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Behind The Red Dice is a short, vivid enigma about listening to the clay -By Fsk

The back of Red Dice begins with an appeal to the nose. “First, the smell of rotten strawberries…” reads the opening text. “That lets you know you’re not dreaming.” It’s both a suggestive line and distance, even self-defeating: video games are devoid of the olfactory component, despite the fervent efforts of some peripheral makers. And yet, the smell persists. There’s a crimson flash, as if you’ve taken damage, and the screen fades to reveal a drowsy but cheerful-looking woman standing on a bed. On the bed, a “reddish, dry stain”.

Free-to-play in the browser, Behind the Red Dies is a game from Domino Club, a group of anonymous gamejammers who have created some of the most amazing, scariest and distinctive pieces of digital art I’ve ever stumbled upon. . It’s a small, powerful work of curiosity and suspense, visually reminiscent of both Silent Hill and Animal Crossing, which dangles the curious promise of a “void ending.”

A screenshot of the back of the red dice, showing a suggestive phrase from the game along with the options

behind red dice

Moving forward with the arrow keys, you leave the bedroom and explore a series of shadowy backrooms, each with the same garish floral skirting boards and beige paneling. Inlays are spread across the wooden floor, leading you between chambers or disappearing under bookcases. The soundtrack is a mix of slow electronic guitar chords and dialtones that manages to feel at once sad, dreary, and empty. There are a handful of other people in this maze, but they only make dismissive noises when you approach them. Instead, you’ll receive terrifying messages from soil in glass test tubes spread on tables throughout campus.

Some of these messages are sad note-to-self: “Sleep sounds good in this world”; “From this moment on nothing tragic will happen”. Other people seem to have an extraneous purpose of address: “I know you’re all my siblings now. The music goes on…” You’re given the option of “keeping” these messages, which allowing them to be read again, or “passing them”, which causes the screen to flash and the test tube specimen to become non-interactive. While there are some doors that stay locked until you’ve gone through every last room, the choice to keep messages or pass them on is of no practical consequence in the game.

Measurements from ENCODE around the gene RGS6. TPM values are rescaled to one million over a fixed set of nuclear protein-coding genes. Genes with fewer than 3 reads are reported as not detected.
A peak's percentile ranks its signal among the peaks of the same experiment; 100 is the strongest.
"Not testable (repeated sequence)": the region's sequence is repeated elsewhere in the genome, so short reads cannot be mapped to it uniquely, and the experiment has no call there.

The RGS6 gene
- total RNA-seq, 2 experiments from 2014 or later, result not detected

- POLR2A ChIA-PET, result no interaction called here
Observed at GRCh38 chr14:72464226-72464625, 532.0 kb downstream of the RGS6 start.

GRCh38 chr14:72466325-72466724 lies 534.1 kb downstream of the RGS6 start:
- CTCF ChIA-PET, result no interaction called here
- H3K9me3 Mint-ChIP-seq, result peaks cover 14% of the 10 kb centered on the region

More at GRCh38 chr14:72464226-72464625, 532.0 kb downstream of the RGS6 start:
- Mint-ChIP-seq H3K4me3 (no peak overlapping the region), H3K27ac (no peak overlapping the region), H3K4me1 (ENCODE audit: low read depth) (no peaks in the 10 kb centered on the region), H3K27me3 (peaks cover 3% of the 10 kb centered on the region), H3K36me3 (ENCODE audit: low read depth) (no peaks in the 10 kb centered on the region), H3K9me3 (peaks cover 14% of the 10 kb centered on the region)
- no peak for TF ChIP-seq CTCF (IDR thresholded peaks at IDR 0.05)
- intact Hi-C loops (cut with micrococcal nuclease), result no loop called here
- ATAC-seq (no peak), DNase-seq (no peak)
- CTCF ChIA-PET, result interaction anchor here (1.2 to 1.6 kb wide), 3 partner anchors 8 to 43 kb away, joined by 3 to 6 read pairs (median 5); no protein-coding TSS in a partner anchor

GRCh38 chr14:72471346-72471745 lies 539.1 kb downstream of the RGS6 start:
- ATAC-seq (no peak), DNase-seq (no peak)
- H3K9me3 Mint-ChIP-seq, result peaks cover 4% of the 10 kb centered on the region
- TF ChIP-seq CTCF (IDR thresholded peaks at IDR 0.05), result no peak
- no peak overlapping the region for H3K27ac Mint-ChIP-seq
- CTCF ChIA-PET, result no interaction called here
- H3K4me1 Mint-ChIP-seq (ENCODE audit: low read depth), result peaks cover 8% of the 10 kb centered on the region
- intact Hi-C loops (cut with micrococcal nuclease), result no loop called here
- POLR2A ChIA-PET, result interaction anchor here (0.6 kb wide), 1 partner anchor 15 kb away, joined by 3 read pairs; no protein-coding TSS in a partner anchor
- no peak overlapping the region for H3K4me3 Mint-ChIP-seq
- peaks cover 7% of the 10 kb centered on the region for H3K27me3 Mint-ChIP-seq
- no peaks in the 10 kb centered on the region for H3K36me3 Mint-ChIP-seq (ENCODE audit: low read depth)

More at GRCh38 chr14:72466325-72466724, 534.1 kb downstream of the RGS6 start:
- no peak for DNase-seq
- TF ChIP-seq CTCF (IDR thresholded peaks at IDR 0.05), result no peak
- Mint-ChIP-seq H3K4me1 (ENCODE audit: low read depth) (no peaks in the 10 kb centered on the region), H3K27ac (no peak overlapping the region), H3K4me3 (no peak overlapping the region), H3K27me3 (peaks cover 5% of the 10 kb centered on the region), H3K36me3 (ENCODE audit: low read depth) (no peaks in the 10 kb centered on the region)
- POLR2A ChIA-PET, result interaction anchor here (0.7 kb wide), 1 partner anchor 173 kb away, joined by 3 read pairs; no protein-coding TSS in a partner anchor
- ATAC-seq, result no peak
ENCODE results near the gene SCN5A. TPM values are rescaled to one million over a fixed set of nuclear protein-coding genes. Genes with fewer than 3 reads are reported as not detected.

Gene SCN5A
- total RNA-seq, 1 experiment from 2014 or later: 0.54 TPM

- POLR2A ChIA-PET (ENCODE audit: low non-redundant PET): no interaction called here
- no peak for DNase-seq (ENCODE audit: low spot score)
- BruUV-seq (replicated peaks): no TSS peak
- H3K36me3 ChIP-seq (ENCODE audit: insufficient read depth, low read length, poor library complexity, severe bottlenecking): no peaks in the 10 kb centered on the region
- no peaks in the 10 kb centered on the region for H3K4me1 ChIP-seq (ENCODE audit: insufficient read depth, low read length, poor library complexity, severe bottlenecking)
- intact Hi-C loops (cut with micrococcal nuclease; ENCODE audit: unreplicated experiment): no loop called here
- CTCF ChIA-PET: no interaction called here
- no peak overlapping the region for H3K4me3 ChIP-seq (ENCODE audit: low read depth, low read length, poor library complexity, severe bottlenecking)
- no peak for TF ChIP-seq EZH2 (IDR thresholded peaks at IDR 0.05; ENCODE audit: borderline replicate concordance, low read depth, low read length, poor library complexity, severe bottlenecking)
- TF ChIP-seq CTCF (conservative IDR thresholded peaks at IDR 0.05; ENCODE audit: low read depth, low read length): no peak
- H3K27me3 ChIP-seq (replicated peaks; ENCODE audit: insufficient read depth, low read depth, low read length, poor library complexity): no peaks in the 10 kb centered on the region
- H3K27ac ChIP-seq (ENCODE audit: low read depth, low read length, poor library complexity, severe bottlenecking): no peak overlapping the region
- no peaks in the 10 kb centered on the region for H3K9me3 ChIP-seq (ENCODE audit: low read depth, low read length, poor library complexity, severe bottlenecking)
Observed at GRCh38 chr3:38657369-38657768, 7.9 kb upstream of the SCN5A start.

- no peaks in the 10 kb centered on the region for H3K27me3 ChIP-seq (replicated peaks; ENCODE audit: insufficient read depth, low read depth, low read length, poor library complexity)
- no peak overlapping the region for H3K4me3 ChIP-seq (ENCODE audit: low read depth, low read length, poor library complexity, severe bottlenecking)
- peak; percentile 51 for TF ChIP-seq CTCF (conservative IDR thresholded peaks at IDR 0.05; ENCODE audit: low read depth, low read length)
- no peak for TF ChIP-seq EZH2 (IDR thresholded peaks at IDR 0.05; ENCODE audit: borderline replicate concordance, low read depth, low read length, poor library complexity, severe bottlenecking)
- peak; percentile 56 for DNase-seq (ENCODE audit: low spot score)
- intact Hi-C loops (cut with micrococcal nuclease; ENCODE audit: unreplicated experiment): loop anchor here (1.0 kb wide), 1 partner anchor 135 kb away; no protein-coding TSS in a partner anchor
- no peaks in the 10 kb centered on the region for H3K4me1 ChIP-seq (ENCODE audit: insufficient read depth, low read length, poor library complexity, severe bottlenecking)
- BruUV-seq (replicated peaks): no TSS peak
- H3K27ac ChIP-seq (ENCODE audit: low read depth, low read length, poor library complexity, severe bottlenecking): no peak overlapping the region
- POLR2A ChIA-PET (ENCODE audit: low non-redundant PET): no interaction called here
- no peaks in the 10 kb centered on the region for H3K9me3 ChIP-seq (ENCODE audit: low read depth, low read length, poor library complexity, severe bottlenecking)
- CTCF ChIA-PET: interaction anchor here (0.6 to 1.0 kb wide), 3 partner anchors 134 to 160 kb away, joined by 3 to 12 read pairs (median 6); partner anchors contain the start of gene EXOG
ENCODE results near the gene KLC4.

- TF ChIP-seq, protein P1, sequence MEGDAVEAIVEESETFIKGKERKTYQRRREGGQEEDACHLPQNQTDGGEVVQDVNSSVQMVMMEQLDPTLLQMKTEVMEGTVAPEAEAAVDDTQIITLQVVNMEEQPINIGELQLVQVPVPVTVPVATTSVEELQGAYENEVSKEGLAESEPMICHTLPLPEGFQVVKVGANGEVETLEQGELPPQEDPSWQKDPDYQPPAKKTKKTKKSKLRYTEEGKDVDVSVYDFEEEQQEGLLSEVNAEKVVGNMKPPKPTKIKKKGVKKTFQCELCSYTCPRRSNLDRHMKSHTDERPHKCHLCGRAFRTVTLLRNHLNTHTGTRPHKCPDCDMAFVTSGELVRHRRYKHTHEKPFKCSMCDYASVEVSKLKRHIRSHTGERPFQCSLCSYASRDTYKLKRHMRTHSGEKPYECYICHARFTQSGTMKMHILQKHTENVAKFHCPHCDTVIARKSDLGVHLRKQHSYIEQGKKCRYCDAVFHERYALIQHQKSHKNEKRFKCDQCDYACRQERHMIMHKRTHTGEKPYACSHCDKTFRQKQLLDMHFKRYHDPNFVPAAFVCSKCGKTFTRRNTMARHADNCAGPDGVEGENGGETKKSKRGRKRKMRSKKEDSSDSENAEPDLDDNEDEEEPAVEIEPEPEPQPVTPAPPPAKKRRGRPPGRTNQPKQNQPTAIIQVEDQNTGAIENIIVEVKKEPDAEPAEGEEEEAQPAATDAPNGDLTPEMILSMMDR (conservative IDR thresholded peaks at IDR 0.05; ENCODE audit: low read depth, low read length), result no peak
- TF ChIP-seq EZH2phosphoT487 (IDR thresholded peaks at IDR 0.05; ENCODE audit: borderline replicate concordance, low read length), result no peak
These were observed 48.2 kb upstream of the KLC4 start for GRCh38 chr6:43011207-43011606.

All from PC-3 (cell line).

It’s possible that what you’re doing by placing the phrases is reconstructing a backstory, as is a feature of the documents found in many other games. Maybe even an autobiography. The opening scene may be about one’s first experience of menstruation, and is a diary entry about a different child. There may also be an elaborate, mechanical puzzle to solve: in some rooms, you stumble upon dot diagrams with number-letter sequences. You’ll also find plant pots in stages of growth and decline: bare earth, a single twig, leaves, flowers, and scattered soil. I wonder if there’s some other kind of sequence hiding out there just waiting to be dug up.

A screenshot of Behind the Red Dice, showing a piece of paper with a dot diagram and a letter-number sequence.

A screenshot of the back of the red dice, showing a suggestive phrase from the game along with the options

behind red dice

But I’m reluctant to join the dots too keenly, even as those roots draw me irresistibly between rooms and worktables. I think the power of the game comes not from the acts of eventual recombination, but from discovering how retaining or “passing” certain words changes their mood and the space around them – An agenda that decidedly depends on replaying the game, rather than completing it.

One of the more cryptic lines is: “My feet are dancing. I hear this sound blurry.” What conclusion am I drawing when I choose to leave that observation as I found it? Am I suggesting that it belongs in this tired but fascinating world? If I “pay it forward”, am I washing my hands off the feelings expressed, or making an effort to share them? How does keeping it or discarding it affect the reading of my neighboring phrases? And why can I still smell strawberries?